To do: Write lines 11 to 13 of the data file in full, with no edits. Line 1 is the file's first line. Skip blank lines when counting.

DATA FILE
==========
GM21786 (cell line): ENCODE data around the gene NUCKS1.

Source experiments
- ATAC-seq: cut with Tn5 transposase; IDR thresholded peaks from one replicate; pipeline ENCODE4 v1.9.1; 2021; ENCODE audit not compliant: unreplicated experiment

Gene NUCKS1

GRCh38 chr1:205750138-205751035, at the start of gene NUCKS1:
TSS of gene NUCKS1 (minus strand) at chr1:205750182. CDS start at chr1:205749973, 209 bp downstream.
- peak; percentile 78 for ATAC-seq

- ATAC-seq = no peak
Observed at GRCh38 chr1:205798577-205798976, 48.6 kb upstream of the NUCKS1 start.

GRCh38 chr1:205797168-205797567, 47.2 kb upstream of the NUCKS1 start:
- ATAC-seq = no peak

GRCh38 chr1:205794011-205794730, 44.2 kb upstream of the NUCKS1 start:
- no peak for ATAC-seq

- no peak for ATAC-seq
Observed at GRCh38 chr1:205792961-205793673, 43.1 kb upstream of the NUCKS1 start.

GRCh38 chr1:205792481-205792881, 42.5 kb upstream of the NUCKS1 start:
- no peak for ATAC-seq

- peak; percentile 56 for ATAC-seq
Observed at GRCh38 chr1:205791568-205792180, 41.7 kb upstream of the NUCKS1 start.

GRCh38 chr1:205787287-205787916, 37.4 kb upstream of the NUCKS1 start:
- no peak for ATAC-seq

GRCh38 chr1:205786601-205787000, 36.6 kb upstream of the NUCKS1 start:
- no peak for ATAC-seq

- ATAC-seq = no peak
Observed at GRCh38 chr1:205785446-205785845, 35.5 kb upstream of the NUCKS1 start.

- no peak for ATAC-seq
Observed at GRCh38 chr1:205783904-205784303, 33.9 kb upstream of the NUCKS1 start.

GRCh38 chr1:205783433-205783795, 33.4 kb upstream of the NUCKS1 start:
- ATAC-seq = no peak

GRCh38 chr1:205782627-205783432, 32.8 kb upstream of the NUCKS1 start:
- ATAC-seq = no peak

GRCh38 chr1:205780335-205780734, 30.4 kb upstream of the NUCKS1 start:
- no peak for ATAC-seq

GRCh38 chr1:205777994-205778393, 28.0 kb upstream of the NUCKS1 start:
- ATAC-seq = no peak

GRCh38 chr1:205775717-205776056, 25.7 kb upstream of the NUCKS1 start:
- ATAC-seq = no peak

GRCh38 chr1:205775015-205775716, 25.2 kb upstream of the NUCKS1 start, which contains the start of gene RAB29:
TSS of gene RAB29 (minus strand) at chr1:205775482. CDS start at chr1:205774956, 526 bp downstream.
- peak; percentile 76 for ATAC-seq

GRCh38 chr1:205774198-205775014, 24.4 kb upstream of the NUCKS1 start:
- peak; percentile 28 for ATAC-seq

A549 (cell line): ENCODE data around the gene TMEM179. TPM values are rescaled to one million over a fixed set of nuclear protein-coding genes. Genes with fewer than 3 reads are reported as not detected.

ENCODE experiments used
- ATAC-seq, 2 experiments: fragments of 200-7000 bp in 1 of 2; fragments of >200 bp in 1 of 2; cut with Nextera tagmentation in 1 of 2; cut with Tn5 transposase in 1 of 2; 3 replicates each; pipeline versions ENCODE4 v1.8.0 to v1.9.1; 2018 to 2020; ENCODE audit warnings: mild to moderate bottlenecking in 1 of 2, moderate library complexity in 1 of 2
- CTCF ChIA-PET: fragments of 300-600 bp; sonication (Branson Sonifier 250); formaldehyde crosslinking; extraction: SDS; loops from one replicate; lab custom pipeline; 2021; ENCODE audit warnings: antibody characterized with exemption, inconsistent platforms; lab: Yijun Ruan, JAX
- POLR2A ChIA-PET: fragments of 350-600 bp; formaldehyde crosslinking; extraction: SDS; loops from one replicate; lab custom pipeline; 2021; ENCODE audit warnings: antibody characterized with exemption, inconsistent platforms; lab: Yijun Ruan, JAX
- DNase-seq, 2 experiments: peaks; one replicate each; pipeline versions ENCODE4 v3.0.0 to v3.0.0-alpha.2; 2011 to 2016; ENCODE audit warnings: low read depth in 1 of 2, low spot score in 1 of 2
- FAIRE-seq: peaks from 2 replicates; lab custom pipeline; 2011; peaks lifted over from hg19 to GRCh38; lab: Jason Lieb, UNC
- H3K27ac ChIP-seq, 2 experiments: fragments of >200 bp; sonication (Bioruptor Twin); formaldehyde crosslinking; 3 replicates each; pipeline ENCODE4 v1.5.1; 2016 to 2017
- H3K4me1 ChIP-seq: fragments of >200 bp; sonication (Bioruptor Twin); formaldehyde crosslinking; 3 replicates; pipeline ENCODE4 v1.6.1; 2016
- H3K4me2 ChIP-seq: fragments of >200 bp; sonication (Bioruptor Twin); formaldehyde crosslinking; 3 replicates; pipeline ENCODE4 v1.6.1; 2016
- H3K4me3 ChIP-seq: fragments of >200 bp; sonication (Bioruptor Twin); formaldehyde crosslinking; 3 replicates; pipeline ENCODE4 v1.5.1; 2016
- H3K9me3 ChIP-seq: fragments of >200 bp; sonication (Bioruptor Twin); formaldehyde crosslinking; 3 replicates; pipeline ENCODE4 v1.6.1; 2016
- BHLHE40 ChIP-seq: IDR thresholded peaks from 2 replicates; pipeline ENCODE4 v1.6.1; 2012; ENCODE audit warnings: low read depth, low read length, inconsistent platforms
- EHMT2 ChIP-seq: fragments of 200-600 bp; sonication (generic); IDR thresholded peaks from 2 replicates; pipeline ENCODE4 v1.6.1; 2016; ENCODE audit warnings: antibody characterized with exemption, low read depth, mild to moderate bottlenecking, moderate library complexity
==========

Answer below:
- ATAC-seq = no peak

GRCh38 chr1:205794011-205794730, 44.2 kb upstream of the NUCKS1 start:
- no peak for ATAC-seq